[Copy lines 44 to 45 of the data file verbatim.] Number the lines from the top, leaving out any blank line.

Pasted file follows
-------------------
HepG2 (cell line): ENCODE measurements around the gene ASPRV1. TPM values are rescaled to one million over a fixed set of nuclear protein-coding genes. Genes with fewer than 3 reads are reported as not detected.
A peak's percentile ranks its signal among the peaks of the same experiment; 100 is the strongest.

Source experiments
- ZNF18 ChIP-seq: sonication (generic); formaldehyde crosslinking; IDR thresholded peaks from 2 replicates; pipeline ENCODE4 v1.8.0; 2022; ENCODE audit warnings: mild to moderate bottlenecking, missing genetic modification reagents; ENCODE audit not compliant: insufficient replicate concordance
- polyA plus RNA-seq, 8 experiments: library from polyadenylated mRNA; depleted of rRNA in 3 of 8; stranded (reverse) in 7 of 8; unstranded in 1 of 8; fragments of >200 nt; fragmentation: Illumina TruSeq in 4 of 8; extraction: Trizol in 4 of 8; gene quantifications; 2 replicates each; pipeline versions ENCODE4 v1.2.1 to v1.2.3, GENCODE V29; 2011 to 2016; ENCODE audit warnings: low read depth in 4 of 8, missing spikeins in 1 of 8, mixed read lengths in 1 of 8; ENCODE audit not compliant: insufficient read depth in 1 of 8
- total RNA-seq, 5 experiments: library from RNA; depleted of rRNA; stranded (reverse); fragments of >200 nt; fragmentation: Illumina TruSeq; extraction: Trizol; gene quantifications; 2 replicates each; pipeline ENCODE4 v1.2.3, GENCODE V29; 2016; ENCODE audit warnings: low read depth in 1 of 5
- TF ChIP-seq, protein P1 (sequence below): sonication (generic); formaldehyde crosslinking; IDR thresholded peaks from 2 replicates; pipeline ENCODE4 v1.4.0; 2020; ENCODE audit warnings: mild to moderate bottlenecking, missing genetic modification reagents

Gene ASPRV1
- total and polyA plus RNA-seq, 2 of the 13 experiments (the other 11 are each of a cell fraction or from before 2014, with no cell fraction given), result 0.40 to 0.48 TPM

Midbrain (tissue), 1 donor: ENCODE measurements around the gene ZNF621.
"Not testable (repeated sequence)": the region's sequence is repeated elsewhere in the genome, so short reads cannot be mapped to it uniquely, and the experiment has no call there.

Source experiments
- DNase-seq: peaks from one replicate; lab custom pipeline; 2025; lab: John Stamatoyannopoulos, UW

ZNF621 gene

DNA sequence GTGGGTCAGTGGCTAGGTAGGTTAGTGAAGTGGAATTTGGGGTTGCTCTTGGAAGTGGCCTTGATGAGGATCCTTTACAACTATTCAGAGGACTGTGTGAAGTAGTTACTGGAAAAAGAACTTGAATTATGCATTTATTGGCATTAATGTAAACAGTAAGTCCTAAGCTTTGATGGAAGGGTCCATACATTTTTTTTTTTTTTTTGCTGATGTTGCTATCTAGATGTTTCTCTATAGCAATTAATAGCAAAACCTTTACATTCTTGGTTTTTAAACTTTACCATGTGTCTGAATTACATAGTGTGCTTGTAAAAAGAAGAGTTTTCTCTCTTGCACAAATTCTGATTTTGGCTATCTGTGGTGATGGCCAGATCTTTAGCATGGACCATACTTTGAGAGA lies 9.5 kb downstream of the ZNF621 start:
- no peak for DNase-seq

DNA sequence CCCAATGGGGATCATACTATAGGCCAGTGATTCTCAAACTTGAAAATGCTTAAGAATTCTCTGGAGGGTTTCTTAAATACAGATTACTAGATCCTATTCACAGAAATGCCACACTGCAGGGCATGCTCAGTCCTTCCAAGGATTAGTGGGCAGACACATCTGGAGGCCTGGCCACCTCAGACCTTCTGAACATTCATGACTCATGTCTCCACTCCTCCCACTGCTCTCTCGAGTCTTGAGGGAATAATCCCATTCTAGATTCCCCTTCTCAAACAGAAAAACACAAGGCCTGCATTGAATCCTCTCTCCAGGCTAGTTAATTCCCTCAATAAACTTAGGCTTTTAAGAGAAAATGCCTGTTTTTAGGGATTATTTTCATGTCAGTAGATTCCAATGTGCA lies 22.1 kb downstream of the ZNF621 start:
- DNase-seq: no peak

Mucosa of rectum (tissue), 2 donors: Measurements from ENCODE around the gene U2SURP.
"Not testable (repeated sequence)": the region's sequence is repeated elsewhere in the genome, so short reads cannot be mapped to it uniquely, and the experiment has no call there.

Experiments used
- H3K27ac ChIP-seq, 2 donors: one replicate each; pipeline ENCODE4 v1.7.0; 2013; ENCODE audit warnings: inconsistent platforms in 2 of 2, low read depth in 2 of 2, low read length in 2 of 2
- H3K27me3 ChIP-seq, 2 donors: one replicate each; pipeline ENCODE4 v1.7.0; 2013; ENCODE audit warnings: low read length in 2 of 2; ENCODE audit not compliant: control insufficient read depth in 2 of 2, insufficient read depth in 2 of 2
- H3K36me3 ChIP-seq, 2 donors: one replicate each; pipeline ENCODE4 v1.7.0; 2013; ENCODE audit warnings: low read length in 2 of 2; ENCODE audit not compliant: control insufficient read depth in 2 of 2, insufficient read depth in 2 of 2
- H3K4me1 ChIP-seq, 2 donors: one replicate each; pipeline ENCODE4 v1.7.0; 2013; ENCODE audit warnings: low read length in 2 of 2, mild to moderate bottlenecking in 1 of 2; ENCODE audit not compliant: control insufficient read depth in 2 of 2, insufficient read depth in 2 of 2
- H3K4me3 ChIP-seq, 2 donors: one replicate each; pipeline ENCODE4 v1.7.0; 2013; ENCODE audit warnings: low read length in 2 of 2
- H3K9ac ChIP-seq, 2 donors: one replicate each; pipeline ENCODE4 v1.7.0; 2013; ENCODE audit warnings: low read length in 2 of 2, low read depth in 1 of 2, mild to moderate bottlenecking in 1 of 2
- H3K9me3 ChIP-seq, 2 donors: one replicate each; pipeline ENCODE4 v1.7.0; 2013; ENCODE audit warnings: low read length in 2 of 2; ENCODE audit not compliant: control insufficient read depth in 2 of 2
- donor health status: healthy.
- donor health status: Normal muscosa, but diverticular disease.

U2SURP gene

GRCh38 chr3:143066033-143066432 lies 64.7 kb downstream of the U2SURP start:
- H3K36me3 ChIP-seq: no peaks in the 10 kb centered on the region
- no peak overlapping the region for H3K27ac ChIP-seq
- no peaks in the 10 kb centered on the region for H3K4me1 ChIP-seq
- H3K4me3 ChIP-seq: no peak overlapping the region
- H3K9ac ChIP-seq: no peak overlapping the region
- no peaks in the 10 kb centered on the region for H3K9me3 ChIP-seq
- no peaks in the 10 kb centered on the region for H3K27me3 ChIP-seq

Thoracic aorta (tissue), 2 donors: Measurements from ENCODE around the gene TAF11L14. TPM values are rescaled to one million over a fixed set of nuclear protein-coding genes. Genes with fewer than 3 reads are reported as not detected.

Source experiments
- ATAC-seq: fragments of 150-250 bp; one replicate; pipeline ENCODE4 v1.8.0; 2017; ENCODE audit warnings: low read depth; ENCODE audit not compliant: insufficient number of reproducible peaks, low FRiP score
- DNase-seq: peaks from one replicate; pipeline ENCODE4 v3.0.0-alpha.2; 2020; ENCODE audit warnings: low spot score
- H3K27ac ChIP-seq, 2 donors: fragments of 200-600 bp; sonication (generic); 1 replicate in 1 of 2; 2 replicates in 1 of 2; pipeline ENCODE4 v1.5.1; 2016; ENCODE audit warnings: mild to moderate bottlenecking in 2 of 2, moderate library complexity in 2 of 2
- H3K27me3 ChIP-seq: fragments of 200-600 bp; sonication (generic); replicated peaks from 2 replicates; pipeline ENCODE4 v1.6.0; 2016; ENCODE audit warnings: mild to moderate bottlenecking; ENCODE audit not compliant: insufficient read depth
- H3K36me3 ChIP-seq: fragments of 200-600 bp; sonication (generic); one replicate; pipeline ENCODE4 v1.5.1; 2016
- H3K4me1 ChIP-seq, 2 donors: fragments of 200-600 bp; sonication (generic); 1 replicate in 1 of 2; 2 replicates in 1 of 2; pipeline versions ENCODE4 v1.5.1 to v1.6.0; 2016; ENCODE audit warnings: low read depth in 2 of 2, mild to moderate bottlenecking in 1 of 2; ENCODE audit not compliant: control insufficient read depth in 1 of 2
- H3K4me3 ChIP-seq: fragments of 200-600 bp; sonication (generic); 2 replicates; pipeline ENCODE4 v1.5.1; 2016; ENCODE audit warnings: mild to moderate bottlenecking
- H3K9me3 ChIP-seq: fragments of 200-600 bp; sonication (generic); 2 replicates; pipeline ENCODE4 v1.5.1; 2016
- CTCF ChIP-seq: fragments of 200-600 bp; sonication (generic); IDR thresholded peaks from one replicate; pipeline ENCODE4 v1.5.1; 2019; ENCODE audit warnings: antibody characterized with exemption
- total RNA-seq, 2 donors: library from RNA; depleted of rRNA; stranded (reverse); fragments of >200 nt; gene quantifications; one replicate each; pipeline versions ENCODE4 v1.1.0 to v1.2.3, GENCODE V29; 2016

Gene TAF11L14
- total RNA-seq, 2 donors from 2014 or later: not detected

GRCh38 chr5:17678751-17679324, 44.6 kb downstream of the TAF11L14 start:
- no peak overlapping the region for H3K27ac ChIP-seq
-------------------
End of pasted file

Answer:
- H3K27ac ChIP-seq, 2 donors: fragments of 200-600 bp; sonication (generic); 1 replicate in 1 of 2; 2 replicates in 1 of 2; pipeline ENCODE4 v1.5.1; 2016; ENCODE audit warnings: mild to moderate bottlenecking in 2 of 2, moderate library complexity in 2 of 2
- H3K27me3 ChIP-seq: fragments of 200-600 bp; sonication (generic); replicated peaks from 2 replicates; pipeline ENCODE4 v1.6.0; 2016; ENCODE audit warnings: mild to moderate bottlenecking; ENCODE audit not compliant: insufficient read depth